Since the inverted clock signal is applied from inverter 104 to the gate electrode of FET transistor 105, the power-supply voltage applied from power supply input terminal 101 to the source electrode is conducted to the drain electrode when the inverted clock signal is at the power-supply voltage but is not conducted when the inverted clock signal is at the ground voltage.

Since the reference clock signal is applied from clock input terminal 103 to the gate electrode of FET transistor 106, the power-supply voltage that is applied to the source electrode is not conducted to the drain electrode when the reference clock signal is at the ground voltage but is conducted when the reference clock at signal is the power-supply voltage.

Capacitor 107 has its one end connected to the drain electrode of FET transistor 105, and has its other end connected to clock input terminal 103. As a result, capacitor 107 stores the power-supply voltage supplied from power supply input terminal 101 by way of FET transistor 105 to one end of capacitor 107 when the reference clock signal becomes the ground voltage and the inverted clock signal becomes the power-supply voltage. On the other hand, capacitor 107 supplies the stored power-supply voltage together with the power-supply voltage of the reference clock signal to FET transistor 109 when the reference clock signal becomes the power-supply voltage.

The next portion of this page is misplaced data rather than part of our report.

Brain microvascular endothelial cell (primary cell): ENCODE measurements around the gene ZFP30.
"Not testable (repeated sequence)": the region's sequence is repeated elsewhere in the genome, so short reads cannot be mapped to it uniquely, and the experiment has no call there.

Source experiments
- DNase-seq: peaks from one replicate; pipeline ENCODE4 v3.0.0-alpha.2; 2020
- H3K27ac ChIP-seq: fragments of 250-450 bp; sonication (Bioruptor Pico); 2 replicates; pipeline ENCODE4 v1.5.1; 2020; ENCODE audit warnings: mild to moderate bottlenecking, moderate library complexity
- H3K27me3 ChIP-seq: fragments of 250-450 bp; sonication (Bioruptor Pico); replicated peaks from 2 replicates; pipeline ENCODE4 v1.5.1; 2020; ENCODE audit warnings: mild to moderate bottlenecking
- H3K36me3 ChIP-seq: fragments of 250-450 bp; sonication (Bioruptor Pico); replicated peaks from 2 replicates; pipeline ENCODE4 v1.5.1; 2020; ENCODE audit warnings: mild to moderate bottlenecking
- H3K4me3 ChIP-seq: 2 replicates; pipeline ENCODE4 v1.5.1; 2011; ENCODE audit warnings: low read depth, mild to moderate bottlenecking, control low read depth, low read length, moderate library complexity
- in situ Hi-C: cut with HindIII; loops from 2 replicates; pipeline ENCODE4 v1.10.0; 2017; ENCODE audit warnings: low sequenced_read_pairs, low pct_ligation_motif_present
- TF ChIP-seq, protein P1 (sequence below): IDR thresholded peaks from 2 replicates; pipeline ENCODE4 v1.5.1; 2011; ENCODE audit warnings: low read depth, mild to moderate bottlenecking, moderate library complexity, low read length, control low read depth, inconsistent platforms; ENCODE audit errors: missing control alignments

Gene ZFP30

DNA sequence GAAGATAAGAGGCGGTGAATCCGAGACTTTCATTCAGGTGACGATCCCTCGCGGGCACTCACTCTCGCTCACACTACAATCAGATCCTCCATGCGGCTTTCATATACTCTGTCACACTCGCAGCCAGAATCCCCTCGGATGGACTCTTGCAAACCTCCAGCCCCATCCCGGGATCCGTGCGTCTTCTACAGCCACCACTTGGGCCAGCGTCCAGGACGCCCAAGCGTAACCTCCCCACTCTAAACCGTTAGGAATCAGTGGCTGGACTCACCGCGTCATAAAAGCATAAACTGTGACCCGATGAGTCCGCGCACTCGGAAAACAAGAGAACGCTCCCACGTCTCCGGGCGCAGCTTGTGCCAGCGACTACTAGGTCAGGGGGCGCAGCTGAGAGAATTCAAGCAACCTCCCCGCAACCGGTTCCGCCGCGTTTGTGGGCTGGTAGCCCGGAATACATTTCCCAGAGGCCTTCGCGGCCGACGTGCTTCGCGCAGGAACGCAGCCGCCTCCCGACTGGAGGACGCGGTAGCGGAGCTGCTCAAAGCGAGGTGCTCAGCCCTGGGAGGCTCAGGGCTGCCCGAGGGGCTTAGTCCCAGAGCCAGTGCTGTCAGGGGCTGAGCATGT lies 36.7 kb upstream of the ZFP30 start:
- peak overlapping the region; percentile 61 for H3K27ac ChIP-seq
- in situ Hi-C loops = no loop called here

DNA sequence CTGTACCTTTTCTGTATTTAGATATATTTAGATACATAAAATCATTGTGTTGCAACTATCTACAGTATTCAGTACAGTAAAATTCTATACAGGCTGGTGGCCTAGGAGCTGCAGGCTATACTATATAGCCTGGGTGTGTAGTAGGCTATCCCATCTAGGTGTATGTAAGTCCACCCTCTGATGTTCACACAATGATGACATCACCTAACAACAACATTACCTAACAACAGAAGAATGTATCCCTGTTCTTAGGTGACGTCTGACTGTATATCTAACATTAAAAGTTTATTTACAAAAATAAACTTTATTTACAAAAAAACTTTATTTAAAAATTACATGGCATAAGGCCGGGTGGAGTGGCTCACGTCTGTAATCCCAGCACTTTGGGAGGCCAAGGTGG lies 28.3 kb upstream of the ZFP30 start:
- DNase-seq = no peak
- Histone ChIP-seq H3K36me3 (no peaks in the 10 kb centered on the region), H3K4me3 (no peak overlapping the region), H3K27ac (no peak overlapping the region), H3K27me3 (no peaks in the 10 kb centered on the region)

Capacitor 108 has its one end connected to the drain electrode of FET transistor 106 and has its other end connected to inverter 104. As a result, capacitor 108 stores the power-supply voltage supplied from power supply input terminal 101 by way of FET transistor 106 to one end of capacitor 108 when the reference clock signal becomes the power-supply voltage and the inverted clock signal becomes the ground voltage, and supplies the stored power-supply voltage together with the power-supply voltage of the inverted clock signal to FET transistor 110 when the inverted clock signal becomes the power-supply voltage.